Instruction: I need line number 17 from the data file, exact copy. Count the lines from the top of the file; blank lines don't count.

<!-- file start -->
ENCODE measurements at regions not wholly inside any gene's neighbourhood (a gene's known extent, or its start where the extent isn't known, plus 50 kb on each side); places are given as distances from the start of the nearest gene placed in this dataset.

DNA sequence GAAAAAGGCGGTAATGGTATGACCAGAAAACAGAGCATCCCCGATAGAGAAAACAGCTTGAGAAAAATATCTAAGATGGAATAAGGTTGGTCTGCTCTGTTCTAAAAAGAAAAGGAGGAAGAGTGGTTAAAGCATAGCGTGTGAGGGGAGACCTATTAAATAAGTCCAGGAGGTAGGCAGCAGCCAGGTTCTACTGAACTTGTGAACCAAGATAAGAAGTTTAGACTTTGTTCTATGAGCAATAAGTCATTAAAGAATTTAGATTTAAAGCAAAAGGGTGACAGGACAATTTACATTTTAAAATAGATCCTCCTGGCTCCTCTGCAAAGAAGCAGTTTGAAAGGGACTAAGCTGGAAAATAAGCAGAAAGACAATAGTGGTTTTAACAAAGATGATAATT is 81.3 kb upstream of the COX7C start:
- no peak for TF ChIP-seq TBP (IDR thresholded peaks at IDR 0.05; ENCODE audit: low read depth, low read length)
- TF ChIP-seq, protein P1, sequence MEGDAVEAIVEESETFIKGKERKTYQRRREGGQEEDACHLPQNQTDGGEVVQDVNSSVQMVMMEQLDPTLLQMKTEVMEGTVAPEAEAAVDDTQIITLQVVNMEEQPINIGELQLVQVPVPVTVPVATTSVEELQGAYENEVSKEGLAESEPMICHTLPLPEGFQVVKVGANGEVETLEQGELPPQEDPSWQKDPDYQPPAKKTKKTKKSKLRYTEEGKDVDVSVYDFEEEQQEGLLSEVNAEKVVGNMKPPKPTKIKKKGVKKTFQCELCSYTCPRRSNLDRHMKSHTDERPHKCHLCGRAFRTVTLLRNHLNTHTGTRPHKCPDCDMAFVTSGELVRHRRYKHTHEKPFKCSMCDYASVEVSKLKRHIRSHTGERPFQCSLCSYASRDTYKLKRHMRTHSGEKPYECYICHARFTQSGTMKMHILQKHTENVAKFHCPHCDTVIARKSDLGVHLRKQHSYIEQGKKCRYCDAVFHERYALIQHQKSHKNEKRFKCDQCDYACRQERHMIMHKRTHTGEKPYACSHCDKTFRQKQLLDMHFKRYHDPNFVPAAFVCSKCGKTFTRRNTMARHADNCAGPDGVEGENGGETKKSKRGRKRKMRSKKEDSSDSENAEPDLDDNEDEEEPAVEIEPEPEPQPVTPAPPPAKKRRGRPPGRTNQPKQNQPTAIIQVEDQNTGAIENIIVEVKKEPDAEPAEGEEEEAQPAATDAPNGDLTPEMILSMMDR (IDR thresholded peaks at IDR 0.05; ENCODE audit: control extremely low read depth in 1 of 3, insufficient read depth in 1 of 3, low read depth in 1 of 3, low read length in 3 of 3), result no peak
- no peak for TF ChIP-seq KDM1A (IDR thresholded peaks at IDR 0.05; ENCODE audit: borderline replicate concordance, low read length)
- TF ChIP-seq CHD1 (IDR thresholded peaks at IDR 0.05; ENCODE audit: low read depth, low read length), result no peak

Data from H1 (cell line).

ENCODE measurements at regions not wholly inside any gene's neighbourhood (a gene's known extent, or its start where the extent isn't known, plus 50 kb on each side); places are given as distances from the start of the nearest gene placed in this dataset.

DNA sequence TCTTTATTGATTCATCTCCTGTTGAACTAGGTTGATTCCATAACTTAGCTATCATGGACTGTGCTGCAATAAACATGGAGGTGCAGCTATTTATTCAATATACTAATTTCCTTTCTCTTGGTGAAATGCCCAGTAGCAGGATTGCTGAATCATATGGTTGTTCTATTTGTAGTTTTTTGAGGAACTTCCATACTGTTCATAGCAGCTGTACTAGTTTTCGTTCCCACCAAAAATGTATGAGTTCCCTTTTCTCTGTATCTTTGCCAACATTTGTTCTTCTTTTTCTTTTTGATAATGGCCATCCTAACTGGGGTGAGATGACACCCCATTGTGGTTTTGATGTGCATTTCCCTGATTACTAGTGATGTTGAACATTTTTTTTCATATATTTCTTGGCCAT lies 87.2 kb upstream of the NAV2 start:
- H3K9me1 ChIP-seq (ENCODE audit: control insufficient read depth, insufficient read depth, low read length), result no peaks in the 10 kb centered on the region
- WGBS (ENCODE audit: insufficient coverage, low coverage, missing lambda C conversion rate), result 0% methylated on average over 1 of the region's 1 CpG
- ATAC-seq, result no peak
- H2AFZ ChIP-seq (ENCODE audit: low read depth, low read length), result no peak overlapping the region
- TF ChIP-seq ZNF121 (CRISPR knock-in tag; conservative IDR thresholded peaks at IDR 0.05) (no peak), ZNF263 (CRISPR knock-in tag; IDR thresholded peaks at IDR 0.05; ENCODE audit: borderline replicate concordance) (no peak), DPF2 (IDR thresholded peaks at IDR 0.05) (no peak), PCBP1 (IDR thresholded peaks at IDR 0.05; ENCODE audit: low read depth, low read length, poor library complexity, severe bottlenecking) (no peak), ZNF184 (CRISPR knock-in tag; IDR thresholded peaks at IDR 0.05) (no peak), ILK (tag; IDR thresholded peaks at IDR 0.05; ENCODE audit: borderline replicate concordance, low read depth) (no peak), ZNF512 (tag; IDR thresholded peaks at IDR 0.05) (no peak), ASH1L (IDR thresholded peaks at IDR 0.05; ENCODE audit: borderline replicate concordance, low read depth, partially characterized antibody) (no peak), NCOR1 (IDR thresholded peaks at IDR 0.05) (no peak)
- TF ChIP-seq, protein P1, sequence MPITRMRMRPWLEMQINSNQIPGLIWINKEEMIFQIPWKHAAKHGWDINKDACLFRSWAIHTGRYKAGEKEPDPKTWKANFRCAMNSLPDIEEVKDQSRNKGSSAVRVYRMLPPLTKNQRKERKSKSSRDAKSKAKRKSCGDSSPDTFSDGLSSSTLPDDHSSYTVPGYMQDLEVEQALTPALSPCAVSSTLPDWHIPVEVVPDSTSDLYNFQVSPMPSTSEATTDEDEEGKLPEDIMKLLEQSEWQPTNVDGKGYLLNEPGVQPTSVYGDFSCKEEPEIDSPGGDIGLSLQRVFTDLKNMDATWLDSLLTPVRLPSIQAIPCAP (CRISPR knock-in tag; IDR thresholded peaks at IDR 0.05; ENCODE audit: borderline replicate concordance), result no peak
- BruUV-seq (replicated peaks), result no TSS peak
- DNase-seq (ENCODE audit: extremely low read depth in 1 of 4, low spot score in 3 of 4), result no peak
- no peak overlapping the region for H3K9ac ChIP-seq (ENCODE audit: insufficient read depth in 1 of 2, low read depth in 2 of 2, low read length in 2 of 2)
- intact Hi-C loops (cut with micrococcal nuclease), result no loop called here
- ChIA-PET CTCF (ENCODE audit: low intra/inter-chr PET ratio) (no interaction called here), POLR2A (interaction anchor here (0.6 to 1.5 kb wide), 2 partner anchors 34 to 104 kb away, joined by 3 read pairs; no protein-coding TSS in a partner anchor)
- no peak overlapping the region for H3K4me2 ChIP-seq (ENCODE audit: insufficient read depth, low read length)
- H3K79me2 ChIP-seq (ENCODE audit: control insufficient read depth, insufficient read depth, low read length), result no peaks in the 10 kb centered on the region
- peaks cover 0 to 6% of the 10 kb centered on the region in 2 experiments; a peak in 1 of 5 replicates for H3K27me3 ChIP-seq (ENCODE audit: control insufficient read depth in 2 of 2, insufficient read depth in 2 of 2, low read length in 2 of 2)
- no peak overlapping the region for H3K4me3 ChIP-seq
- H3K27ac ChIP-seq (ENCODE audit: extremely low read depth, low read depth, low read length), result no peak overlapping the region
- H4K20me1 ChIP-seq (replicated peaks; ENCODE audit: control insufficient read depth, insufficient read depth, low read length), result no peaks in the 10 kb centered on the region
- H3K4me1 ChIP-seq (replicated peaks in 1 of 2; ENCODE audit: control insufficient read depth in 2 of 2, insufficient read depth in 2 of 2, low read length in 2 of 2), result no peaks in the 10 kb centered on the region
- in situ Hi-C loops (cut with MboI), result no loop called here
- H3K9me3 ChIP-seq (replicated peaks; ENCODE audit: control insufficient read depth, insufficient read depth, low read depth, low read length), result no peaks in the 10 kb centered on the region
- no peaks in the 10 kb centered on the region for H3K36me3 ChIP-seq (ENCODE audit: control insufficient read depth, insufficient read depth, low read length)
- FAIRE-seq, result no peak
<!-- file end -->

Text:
- DNase-seq (ENCODE audit: extremely low read depth in 1 of 4, low spot score in 3 of 4), result no peak